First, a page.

• 9. Simple CSP in Java (JSR-331) Solution solution = solver.findOptimalSolution(cost); OpenRules, Inc. 2013 9
  • 10. Moving From Java to Business Decision Modeling Building business-oriented decision modeling facilities on top of the JSR-331 Allowing business analysts to define a decision optimization problem Using business concepts and decision variables (glossary) Using predefined or custom constraints oriented to business people Relying on the standard solvers to solve the problem OpenRules Rule Solver provides a decision optimization environment using intuitive decision tables managed in Excel or Google Docs OpenRules, Inc. 2013 10
  • 11. Example: Where is Zebra? OpenRules, Inc. 2013 11
  • 12. Glossary OpenRules, Inc. 2013 12
  • 13. Decision FindZebra OpenRules, Inc. 2013 13
  • 14. All Different Constraints OpenRules, Inc. 2013 14
  • 15. Zebra Constraints 1 OpenRules, Inc. 2013 15
  • 16. Zebra Constraints 2 OpenRules, Inc. 2013 16
  • 17. Zebra Execution Results House #1: House #2: House #3: House #4: House #5: OpenRules, Inc. 2013 fox yellow Kools water Norwegian Chesterfield Ukrainian horse tea blue OldGolds milk red Englishman snail Lucky juice ivory Spaniard dog Parliament Japanese ZEBRA green coffee 17
  • 18. OpenRules Rule Solver Includes decision table templates for various binary and global constraints Includes decision table templates for scheduling and resource allocation problems: OpenRules, Inc. 2013 Resource Capacity Constraints 18
  • 19. Real-world Resource Allocation Decisions Many service providers have to make every day decisions by allocation their limited capacity resources to satisfy various customer requests Lets consider a small business that fires batches of bricks in one or several ovens (a resource with a limited capacity) This business has to make resource allocation decisions on a constant basis by allocating their limited resources to customer orders while satisfying scheduling and resource constraints OpenRules, Inc. 2013 19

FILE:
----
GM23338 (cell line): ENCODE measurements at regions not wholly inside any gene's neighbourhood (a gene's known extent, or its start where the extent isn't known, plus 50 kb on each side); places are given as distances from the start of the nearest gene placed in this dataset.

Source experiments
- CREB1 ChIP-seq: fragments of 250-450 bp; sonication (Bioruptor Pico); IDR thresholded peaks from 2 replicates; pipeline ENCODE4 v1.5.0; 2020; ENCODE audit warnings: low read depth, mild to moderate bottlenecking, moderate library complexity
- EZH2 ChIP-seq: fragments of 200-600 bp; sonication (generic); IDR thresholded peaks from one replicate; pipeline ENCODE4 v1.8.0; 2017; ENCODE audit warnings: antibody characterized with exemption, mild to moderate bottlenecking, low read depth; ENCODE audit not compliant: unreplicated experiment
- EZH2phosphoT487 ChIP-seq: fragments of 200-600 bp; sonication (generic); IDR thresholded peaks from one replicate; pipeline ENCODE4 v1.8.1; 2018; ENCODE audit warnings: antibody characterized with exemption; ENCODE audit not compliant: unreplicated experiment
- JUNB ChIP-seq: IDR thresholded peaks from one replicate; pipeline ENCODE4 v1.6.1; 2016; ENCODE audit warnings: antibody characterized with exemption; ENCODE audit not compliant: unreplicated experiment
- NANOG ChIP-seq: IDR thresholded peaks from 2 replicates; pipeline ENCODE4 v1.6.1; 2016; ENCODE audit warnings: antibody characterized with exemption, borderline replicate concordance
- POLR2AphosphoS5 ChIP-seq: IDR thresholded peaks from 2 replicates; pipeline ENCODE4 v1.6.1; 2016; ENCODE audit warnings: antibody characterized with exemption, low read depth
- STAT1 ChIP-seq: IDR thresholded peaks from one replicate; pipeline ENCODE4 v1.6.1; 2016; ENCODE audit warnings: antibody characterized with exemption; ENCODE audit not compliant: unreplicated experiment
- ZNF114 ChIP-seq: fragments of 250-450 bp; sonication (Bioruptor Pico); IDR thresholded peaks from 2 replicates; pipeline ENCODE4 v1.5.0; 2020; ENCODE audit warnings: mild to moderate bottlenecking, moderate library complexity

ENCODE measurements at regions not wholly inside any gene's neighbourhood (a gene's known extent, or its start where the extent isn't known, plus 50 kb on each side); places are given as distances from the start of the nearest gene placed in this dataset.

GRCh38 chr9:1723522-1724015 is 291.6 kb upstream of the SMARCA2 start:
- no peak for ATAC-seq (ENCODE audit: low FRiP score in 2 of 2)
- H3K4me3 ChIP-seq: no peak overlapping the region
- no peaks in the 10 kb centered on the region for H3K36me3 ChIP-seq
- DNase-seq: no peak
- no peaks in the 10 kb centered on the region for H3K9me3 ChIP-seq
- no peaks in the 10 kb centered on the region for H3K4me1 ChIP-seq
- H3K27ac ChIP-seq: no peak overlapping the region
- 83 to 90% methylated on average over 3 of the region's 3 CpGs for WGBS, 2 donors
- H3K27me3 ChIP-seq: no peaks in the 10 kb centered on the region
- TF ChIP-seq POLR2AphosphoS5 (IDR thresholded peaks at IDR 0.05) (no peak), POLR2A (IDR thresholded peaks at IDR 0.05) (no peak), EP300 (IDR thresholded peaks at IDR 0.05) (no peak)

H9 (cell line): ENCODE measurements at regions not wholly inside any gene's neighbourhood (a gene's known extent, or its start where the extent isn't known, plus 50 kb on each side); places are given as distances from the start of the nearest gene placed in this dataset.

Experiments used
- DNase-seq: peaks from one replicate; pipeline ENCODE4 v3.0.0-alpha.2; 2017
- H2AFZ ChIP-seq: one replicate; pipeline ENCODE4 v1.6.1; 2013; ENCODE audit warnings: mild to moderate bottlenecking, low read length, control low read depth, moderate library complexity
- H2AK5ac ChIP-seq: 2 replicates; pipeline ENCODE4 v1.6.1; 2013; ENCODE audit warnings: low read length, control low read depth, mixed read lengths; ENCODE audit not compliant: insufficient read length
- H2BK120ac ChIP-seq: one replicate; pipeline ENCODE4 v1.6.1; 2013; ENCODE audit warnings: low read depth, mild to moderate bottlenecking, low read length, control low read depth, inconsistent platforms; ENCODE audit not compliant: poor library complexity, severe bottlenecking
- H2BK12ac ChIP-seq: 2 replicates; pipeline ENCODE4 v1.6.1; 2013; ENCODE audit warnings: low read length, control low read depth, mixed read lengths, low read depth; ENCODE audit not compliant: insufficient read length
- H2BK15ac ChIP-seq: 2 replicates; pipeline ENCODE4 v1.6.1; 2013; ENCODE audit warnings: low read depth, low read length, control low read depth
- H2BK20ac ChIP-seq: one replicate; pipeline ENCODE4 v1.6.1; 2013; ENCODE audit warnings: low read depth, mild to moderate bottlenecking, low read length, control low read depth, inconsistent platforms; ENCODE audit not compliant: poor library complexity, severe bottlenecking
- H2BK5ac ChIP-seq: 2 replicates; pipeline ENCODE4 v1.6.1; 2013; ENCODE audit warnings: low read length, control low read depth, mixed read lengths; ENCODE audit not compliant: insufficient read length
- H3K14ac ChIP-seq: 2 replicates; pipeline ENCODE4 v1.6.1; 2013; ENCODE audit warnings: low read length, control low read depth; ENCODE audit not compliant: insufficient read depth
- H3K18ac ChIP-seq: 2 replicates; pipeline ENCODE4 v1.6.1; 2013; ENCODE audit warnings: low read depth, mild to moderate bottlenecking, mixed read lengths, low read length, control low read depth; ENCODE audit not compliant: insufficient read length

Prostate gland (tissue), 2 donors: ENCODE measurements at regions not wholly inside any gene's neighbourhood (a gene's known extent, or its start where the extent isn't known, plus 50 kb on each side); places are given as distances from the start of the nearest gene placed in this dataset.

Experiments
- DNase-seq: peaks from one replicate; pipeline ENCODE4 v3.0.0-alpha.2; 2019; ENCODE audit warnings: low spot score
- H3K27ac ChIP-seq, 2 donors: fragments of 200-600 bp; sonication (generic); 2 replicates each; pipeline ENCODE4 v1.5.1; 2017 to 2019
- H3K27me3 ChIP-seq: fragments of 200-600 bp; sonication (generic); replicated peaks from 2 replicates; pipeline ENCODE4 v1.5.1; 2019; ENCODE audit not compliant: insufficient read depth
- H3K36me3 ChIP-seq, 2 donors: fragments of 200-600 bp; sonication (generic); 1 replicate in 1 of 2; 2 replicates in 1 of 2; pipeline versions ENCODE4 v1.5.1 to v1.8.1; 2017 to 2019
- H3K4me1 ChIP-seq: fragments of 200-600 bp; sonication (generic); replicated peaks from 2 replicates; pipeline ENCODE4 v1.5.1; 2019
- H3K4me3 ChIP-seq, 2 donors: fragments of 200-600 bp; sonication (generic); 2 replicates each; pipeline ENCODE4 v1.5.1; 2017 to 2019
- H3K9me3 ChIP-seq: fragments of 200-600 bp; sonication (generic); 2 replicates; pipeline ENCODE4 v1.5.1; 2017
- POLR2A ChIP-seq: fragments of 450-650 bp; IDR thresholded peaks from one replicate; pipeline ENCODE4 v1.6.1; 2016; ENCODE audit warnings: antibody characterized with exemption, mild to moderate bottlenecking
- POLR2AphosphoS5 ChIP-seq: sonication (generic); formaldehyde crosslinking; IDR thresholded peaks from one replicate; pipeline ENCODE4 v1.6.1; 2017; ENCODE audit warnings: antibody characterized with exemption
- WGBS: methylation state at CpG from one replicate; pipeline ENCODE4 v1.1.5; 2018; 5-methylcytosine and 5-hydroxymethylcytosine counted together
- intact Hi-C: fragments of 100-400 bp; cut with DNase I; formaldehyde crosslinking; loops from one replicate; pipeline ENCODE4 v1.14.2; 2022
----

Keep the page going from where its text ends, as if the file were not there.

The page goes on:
• 20. Example of a Resource Allocation Problem Possible Solutions: OpenRules, Inc. 2013 20
  • 21. Decision DefineOvenSchedule This decision consists of 5 sub-decisions: OpenRules, Inc. 2013 21
  • 22. Define Schedule and Activities OpenRules, Inc. 2013 22
  • 23. Define Oven and its Availability OpenRules, Inc. 2013 23
  • 24. Define Resource Requirements OpenRules, Inc. 2013 24
  • 25. Run Decision from Java to Find One Feasible Solution OpenRules, Inc. 2013 25
  • 26. One Feasible Solution SOLUTION: A[5 -- 1 --> 6) requires oven[2] B[3 -- 4 --> 7) requires oven[1] C[7 -- 4 --> 11) requires oven[1] D[0 -- 2 --> 2) requires oven[1] E[6 -- 4 --> 10) requires oven[2] 26
  • 27. Run Decision from Java to Find ALL Feasible Solutions OpenRules, Inc. 2013 27
  • 28. All Feasible Solutions Solution 1: A[5 -- 1 --> 6) requires Oven[2] B[3 -- 4 --> 7) requires Oven[1] C[7 -- 4 --> 11) requires Oven[1] D[0 -- 2 --> 2) requires Oven[1] E[6 -- 4 --> 10) requires Oven[2] Solution 2: A[5 -- 1 --> 6) requires Oven[2] B[7 -- 4 --> 11) requires Oven[1] C[3 -- 4 --> 7) requires Oven[1] D[0 -- 2 --> 2) requires Oven[1] E[6 -- 4 --> 10) requires Oven[2] Solution 3: A[9 -- 1 --> 10) requires Oven[2] B[3 -- 4 --> 7) requires Oven[1] C[7 -- 4 --> 11) requires Oven[1] D[0 -- 2 --> 2) requires Oven[1] E[5 -- 4 --> 9) requires Oven[2] Solution 4: A[9 -- 1 --> 10) requires Oven[2] B[7 -- 4 --> 11) requires Oven[1] C[3 -- 4 --> 7) requires Oven[1] D[0 -- 2 --> 2) requires Oven[1] E[5 -- 4 --> 9) requires Oven[2]